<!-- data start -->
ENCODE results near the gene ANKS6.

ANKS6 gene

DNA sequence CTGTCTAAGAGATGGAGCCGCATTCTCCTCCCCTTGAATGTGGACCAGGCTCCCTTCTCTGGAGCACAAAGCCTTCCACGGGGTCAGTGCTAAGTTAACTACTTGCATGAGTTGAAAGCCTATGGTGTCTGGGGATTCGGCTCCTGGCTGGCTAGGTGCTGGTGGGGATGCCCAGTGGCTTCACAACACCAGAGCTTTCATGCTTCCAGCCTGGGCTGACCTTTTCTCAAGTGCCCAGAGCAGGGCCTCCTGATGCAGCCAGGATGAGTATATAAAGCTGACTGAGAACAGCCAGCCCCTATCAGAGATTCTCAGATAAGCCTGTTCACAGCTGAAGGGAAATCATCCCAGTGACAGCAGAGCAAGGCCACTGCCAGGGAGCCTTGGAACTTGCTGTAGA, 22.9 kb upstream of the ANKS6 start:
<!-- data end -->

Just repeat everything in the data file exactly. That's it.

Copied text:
ENCODE results near the gene ANKS6.

ANKS6 gene

DNA sequence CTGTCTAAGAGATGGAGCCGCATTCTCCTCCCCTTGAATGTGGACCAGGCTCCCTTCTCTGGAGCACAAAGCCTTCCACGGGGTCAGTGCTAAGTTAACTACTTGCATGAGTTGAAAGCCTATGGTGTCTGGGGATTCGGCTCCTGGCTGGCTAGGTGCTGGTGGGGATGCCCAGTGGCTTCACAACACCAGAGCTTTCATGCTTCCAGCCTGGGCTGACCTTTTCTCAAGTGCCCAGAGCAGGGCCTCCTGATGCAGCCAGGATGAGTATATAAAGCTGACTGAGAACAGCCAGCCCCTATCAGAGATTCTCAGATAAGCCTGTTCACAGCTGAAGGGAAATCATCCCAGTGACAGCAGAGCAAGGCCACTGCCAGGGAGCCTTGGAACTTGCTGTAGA, 22.9 kb upstream of the ANKS6 start: